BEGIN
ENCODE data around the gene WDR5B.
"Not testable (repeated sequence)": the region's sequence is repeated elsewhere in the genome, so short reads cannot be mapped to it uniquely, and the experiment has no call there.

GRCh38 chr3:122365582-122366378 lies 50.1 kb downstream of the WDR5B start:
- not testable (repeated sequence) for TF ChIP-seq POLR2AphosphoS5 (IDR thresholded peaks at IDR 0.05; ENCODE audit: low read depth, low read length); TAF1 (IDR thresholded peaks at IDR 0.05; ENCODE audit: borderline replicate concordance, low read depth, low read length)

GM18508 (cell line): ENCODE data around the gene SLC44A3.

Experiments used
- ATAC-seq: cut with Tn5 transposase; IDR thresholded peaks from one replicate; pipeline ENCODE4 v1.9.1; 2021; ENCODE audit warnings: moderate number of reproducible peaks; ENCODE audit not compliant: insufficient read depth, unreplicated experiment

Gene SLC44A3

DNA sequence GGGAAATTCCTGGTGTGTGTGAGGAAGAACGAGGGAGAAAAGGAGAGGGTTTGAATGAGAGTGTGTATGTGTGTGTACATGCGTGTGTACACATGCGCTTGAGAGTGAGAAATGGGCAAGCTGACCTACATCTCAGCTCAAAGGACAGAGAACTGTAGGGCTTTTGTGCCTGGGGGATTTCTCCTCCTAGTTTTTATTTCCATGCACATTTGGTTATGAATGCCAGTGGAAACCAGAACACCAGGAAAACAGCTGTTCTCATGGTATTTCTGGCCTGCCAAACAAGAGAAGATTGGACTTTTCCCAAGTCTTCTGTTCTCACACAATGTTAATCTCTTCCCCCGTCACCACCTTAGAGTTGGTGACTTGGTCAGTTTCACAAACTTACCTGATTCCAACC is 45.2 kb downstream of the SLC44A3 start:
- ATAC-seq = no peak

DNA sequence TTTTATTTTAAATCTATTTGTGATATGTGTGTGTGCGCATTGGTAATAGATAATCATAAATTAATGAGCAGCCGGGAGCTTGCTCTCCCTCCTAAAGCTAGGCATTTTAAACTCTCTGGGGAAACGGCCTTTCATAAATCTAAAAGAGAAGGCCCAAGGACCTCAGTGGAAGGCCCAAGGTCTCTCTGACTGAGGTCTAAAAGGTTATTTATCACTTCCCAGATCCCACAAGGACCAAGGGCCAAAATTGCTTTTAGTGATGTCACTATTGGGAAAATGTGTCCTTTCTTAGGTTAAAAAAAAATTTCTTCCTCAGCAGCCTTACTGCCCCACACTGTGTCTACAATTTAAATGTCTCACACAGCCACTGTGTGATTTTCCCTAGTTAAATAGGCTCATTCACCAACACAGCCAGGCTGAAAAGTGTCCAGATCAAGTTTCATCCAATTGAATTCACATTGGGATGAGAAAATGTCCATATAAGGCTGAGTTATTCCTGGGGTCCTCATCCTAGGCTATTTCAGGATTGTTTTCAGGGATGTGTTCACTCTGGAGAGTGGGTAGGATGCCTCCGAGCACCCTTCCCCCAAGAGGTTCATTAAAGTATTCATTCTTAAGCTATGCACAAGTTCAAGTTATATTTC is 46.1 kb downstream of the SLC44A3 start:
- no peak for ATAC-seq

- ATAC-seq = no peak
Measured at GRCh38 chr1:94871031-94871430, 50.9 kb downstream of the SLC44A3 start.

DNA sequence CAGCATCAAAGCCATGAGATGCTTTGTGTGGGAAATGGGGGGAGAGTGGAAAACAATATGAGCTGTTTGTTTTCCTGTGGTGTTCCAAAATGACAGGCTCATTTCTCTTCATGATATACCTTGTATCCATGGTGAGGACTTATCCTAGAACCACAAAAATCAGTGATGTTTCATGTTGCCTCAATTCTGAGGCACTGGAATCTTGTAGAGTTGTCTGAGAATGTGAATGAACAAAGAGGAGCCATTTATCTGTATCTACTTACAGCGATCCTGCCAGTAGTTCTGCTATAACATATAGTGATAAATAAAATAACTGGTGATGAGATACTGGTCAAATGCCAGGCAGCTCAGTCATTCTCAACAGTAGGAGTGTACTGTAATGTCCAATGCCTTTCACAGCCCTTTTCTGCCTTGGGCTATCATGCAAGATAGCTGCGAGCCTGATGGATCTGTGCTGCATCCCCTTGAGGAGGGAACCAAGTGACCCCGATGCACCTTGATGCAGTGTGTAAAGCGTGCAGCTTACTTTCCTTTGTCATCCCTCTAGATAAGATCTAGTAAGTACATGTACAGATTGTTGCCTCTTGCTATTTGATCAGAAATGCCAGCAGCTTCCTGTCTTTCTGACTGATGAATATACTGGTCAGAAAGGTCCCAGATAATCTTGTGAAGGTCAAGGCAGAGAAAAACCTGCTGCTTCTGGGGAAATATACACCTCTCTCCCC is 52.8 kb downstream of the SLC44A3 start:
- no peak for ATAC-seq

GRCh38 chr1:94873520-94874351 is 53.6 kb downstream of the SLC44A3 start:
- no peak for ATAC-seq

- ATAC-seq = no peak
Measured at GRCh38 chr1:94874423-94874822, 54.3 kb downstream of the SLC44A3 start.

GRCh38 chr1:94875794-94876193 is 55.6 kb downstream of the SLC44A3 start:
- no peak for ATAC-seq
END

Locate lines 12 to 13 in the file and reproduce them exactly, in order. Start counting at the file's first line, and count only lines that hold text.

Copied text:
- no peak for ATAC-seq

- ATAC-seq = no peak